I almost feel bad bringing this up, but none of us, not you, not me, not your great aunt Fannie, are guaranteed to walk through life not being offended. It’s a big, cold world out there and eventually someone is going to say or do something that’s going to hurt your tender feelings or cause you to see something that you find vile, contemptuous, or downright smutty. To that, all I can say is the biggest possible “so what?”
If a company offends your sensibilities, hey feel free to stop handing them your hard earned money. If a friend, neighbor, or some random person on the street says something off color, feel free to ignore them… or better yet, say something equally offensive back at them. I hear Facebook is a particularly effective platform for bitching and moaning about what’s gone wrong with your life. Starting your own blog, of course, elevates you to the level of an almost professional crank.
Trust me, I’m the last person on earth who wants to take away anyone’s inalienable right to gripe and complain. I just wish we could all collectively grow a pair or at least take a shot at building up a little thicker skin. Personally I think we’re collectively making way too big a deal over a shoe that’s, if we’re all honest, just plain ugly as sin anyway.
It’s taken me a while to decided if I actually wanted to wade into this discussion or not. In Sudan, a British subject is under indictment for allowing her elementary school-aged students to name a stuffed bear “Mohammed.” I’m not going to argue that it was in good taste, but I don’t know that it rises to the level where a lashing and expulsion from the country is necessarily a proportional response, either. Is it offensive? Yep, sure is. If they had named the bear in question Jesus or Jehova, would it be offensive to other religious groups? Yes. But the difference here is that you’re not likely to see the United Methodist Church or the Southern Baptists call for publicly beating the individual.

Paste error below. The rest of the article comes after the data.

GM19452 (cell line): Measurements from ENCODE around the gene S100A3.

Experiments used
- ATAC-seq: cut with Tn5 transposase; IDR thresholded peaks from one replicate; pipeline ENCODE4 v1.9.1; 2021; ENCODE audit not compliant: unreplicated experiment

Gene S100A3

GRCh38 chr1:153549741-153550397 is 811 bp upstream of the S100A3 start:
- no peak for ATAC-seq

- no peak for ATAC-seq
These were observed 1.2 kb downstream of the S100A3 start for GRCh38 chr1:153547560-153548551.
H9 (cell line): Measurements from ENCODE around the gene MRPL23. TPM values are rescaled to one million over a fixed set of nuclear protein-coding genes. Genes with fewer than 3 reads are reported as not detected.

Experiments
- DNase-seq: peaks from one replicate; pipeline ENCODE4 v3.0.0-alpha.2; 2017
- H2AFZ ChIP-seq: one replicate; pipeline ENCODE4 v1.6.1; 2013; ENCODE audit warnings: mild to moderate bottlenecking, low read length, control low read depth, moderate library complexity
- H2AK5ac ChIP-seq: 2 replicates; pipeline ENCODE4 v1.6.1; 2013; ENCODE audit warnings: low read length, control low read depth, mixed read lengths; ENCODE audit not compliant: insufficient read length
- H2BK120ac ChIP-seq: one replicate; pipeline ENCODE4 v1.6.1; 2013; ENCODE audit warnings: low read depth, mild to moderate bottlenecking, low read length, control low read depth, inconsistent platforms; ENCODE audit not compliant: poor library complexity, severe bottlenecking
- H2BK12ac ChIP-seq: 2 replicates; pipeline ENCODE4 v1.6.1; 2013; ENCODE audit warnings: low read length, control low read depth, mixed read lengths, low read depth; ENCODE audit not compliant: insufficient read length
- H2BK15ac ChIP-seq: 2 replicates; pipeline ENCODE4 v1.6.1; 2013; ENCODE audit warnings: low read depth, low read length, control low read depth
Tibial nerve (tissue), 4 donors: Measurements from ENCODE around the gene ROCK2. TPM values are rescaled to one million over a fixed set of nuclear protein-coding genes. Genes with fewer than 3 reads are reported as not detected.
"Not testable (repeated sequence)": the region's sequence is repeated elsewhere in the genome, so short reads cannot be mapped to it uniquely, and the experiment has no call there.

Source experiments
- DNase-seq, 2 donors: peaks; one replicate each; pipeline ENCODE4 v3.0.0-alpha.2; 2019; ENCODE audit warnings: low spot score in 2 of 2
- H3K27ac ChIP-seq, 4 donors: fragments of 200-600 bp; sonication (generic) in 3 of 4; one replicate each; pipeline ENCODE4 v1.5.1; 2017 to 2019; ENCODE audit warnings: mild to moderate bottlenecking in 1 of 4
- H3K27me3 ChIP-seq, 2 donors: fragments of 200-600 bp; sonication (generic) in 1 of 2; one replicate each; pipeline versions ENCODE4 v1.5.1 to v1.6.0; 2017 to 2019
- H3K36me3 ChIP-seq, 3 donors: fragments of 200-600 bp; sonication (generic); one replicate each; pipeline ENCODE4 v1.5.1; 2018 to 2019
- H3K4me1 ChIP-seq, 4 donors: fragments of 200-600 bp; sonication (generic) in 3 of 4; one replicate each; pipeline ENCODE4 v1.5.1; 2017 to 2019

You know, I’m sorry that you’re offended by what this lady said or did, but when were any of us promised that we were going to be able to make it through the day without being offended? The world’s a mean place, so I recommend you suck it up, cupcake. Act like you’ve got a pair and stop bitching like the kid who just dropped his ice cream cone. The rest of the world may hate us, but I’m comforted by the fact that there’s a big hunk of them that are at least as ate up as we are.